I was excited to go to my first national park but felt disappointed there weren’t mountains or waterfalls. However, within minutes of my first visit to the MLK NHS I came to understand that to freely explore the country, it’s important to visit the place that birthed the civil rights movement. It was a humbling experience to walk the path of those that made it possible for me to experience the plethora of places I’ve now been . I highly recommend a visit to the MLK NHS. In doing so, I believe our perspectives in both the front and backcountry would shift greatly towards acceptance and accessibility.
During my initial visit to the MLK NHS, the park rangers taught me about the park service. While it may sound childish, I became a Jr. Park Ranger. Because of my time at the MLK NHS, I developed an appreciation for the park service that I might not have otherwise. Over the years, until I relocated out of state I returned to the MLK NHS periodically as a reminder of what Dr. King’s legacy affords me. I have led city hike programs for adults at the MLK NHS and first time camping programs for youth at the center. Needless to say, my admiration is high.
THE CÉSAR E. CHÁVEZ NATIONAL MONUMENT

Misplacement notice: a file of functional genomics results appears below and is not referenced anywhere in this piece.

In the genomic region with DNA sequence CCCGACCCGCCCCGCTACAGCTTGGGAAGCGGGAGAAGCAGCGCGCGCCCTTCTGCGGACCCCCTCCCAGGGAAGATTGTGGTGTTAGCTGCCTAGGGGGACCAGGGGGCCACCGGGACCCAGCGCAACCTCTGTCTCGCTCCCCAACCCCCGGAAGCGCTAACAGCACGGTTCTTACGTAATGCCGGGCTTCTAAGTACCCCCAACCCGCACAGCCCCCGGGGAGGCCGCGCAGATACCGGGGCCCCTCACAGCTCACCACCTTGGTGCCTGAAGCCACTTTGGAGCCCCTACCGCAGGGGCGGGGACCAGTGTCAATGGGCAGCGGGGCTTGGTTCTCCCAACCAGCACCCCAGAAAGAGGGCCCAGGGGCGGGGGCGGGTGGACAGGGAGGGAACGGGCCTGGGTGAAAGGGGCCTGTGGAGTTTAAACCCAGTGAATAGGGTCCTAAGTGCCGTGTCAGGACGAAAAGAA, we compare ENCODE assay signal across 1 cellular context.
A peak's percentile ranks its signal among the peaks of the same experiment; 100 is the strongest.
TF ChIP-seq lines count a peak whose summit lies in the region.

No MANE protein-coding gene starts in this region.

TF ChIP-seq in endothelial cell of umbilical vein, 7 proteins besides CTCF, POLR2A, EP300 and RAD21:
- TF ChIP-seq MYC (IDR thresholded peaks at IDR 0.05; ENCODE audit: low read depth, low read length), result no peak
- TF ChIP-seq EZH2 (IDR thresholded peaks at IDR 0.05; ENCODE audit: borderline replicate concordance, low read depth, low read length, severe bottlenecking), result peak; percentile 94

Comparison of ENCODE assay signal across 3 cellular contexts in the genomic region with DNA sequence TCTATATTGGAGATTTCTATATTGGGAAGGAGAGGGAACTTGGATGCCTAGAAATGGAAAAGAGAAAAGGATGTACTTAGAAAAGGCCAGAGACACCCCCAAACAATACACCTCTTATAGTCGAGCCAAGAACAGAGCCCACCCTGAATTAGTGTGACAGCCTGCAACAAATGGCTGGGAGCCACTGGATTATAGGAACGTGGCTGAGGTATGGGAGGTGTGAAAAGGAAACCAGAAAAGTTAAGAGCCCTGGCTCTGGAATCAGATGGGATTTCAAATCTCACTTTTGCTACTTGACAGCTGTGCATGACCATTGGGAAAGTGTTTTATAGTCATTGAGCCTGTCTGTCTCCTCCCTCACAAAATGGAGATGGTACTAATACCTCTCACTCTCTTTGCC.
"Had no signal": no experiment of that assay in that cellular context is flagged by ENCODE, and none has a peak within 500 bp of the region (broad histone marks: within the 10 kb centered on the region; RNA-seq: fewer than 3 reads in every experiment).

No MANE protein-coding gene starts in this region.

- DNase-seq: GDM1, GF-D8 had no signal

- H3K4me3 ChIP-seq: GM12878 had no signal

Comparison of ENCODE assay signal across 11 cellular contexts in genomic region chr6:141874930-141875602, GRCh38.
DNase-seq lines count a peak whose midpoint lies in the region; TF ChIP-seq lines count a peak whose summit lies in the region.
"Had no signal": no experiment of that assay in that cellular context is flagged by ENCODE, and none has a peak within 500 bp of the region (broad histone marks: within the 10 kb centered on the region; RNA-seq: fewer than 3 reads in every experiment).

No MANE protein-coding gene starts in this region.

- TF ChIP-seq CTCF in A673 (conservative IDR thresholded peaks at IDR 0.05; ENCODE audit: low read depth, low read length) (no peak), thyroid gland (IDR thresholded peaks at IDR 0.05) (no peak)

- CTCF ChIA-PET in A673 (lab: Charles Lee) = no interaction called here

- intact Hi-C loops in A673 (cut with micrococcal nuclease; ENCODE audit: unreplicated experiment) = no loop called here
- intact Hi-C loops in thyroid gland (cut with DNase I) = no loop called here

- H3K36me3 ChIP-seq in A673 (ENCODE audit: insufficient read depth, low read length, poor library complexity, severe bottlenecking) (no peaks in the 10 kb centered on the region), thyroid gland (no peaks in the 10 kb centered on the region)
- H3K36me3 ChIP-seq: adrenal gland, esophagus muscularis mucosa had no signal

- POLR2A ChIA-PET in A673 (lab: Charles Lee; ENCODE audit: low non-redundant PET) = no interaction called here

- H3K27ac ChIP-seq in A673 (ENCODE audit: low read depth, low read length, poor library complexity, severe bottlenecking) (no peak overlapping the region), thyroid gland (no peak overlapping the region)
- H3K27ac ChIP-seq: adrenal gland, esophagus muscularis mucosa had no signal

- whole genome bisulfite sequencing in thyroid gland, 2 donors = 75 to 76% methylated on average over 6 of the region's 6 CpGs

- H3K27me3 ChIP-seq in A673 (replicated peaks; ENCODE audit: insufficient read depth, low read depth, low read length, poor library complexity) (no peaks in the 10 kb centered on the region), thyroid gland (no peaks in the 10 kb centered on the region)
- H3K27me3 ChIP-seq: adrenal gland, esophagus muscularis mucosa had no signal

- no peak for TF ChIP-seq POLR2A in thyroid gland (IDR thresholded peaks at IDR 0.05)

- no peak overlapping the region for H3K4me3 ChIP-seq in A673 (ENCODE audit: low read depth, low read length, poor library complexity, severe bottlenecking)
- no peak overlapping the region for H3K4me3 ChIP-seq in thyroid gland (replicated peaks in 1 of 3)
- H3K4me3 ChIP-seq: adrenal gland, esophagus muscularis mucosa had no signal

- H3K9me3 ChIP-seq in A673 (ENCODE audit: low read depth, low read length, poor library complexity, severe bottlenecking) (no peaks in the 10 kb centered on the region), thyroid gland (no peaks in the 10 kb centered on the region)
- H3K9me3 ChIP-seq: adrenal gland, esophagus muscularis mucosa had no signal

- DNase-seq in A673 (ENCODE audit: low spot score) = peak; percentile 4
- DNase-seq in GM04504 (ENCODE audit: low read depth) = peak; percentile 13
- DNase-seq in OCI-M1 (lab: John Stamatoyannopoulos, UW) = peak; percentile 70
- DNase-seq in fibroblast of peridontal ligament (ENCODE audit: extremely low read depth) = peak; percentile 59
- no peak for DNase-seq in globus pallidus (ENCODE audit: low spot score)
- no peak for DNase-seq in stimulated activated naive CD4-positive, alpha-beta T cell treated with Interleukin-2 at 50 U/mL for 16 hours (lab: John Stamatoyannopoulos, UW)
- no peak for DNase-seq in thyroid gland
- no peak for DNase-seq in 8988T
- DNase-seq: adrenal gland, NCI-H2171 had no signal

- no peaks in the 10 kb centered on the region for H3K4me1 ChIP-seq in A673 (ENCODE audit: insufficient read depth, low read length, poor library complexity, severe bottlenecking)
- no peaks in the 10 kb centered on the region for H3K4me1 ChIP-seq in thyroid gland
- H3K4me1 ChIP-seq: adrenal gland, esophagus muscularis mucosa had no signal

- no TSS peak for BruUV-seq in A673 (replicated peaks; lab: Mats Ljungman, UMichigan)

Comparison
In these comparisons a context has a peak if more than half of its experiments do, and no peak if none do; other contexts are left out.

QUICK NOTE: César E. Chávez was a prominent Latino civil rights leader in the US/ during the twentieth century. Chávez played pivotal roles in the labor movement, the Chicano movement, and the environmental movement.
The César E. Chávez National Monument (Nuestra Señora Reina De La Paz “La Paz” is located in Keene, California includes serval sites and 108 acres centering around the life and work of Latino Civil Rights Leader César E. Chávez.
At the César E. Chávez National Monument, you'll find:
- The Quonset Hut
- The Chávez House
- The Chávez Memorial Garden
- The Desert Garden (with spices from Arizona)
- The Villa La Paz (which boasts panoramic views amidst scattered oak trees)
La Paz is ADA accessible, and there’s no fee to explore. Exhibitions, services, programs are in English and Spanish. The park rangers at La Paz are bilingual, which is awesome in terms of accessibility.*
*As of my visit in the summer of 2021 some of the services and programs were still in development.